The CEO Poll: Harper vs. Ignatieff

Most CEOs want a majority in their next Parliament.

Business leaders give the federal mini-budget high marks.

Ottawa is always a focus of national attention in September. But this year, there was more to watch than usual. As public officials declared the recession vanquished, Finance Minister Jim Flaherty revised upward the expected deficit for fiscal 2009 and pushed back his ETA for a return to balanced budgets. Meanwhile, speculation mounted as to whether the feds will be forced to increase taxes to fill the growing hole in Ottawa’s books. Most critically, Prime Minister Stephen Harper’s minority government seemed to be in peril, as Liberal leader Michael Ignatieff agitated for an election. However, with the NDP and Bloc Québécois lending support, the government survived the first week of the session. Still, the question on many lips remained: In the event of yet another election, what sort of government would best manage inflation, taxation and spending?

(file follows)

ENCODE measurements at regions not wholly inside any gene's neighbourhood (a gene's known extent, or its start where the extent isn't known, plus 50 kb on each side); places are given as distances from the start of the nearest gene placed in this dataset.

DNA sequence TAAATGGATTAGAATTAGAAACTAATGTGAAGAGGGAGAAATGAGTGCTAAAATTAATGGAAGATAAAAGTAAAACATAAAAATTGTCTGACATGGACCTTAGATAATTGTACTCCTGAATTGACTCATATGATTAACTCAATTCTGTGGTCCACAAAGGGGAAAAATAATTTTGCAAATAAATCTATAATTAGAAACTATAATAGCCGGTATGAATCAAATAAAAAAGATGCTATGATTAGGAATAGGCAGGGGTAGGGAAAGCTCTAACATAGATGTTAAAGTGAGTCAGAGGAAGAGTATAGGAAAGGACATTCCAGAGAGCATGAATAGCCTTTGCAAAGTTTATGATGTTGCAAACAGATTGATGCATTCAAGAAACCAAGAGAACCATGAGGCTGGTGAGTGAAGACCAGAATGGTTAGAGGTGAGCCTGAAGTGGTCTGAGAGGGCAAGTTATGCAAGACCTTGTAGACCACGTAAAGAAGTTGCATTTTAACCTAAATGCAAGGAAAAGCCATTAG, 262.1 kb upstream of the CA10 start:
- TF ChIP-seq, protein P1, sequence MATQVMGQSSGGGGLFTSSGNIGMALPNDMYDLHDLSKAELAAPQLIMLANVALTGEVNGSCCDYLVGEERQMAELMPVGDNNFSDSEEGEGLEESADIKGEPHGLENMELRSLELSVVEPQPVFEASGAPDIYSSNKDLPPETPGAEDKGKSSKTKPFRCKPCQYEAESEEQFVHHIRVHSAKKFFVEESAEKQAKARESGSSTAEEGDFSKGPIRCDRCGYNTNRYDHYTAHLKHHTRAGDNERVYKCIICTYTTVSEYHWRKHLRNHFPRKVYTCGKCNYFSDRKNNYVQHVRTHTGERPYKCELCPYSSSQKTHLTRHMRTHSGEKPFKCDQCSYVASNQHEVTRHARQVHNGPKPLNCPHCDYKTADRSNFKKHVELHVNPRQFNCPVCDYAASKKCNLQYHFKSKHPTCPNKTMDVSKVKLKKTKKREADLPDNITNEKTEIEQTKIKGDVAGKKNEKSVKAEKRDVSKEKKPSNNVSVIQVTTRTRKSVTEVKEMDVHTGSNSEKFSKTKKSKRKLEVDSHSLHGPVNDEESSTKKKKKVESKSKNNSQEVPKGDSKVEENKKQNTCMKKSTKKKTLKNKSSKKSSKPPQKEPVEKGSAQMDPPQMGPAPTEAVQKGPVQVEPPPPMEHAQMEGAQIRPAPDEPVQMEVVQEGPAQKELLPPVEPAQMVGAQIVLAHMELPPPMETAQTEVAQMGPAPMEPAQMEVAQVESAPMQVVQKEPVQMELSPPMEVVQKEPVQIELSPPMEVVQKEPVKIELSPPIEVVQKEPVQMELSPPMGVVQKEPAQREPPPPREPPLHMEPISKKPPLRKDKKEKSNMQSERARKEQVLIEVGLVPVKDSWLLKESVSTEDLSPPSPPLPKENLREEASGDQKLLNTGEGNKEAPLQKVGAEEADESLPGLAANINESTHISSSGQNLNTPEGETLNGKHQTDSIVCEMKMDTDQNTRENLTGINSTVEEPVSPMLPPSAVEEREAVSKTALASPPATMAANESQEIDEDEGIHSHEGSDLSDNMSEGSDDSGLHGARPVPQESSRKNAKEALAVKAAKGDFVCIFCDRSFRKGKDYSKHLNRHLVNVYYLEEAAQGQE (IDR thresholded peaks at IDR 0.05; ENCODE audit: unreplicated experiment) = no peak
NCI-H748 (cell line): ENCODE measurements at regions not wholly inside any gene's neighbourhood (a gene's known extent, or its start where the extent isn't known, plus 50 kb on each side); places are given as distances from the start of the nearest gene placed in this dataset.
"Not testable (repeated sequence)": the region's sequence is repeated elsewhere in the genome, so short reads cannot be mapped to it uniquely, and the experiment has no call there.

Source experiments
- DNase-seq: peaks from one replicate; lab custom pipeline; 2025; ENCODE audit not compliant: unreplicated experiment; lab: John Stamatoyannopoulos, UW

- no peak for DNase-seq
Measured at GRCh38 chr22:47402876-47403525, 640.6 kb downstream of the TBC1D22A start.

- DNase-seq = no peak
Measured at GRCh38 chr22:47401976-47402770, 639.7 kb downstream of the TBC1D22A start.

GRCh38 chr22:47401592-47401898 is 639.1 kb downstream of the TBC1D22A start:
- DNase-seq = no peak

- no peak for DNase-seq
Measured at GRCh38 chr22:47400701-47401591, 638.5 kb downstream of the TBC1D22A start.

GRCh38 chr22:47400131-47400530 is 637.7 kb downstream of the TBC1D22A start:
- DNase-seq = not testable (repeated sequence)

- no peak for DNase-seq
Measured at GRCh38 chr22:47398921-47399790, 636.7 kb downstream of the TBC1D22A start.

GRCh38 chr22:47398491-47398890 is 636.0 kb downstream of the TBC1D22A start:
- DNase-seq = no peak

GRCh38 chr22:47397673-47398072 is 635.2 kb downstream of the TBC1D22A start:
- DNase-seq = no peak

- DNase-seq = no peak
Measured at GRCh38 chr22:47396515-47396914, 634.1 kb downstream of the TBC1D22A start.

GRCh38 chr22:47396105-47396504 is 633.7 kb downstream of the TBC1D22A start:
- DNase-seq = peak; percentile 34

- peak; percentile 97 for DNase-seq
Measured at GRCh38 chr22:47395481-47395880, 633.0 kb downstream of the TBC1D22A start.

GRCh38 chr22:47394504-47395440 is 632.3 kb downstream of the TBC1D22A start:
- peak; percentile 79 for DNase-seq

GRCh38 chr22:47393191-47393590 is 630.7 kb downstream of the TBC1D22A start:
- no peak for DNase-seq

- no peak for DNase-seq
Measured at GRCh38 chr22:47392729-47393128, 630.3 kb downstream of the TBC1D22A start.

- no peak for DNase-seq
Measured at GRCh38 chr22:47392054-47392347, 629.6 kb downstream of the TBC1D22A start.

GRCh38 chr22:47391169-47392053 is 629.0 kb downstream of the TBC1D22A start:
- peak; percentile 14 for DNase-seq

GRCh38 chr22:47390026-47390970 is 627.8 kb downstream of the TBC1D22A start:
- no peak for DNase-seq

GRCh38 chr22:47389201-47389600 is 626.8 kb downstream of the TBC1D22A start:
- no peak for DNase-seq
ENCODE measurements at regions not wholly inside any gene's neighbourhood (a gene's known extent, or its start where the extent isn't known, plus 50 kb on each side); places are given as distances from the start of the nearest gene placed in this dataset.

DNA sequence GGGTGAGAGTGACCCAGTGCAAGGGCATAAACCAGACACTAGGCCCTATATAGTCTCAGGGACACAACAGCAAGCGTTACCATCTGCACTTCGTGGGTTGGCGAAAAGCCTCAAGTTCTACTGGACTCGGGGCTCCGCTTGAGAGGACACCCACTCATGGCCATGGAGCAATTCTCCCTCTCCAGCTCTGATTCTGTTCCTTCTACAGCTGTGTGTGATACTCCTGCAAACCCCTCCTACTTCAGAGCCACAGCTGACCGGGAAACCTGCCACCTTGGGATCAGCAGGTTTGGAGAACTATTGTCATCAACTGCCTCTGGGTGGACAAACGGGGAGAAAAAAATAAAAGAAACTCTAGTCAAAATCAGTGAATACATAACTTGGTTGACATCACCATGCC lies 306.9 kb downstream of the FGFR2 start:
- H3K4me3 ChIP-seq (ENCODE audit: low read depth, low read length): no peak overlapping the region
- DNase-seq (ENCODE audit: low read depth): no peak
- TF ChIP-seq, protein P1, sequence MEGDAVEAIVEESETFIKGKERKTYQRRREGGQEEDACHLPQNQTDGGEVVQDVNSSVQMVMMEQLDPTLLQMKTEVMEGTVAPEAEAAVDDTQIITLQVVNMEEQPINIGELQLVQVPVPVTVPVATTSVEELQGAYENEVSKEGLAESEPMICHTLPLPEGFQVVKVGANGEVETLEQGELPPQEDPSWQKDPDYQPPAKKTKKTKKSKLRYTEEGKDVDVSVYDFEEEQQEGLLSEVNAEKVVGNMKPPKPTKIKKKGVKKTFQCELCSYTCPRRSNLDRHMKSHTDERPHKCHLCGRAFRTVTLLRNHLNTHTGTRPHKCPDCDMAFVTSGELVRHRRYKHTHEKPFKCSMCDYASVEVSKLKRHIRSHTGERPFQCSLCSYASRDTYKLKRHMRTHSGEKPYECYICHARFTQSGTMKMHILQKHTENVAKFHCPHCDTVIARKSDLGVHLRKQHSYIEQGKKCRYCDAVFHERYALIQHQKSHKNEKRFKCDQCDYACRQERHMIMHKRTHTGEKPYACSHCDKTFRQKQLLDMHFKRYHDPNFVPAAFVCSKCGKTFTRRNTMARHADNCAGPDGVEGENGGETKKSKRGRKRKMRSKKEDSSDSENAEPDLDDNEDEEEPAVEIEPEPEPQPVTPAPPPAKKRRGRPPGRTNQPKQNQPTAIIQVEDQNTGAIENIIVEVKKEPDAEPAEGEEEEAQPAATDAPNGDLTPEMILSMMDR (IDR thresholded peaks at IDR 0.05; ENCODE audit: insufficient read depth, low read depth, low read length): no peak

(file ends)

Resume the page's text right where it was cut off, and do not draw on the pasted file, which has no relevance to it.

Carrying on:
Compas Inc. put that question to CEOs and business leaders in a recent poll. Respondents had a strong preference (nearly 90%) for a majority government. Said one: “A five-party system belongs in Italy, not Canada.”

Asked to choose between majority and minority/coalition governments led by Harper or Ignatieff, 69% of those polled thought a Harper majority would foster the best conditions for economic growth. Results were similar when participants were asked about specific elements of economic policy such as inflation. As for the factors influencing the current government’s policies, panelists believed the views of the opposition were more important than international forums such as the G7 and G20.

Comments from participants hardly offered a ringing endorsement for the federal Conservative party, however. “Unfortunately, neither the Liberals nor the Conservatives have skill, intelligence and vision to lead Canada past this economic slowdown,” opined one respondent. (Former prime minister Jean Chrétien, a Liberal, received praise for “single-minded” control of public spending while in office.) And some clearly lamented the prospects for a return to the polls. “We need another election now like we need another hole in our head,” one respondent quipped.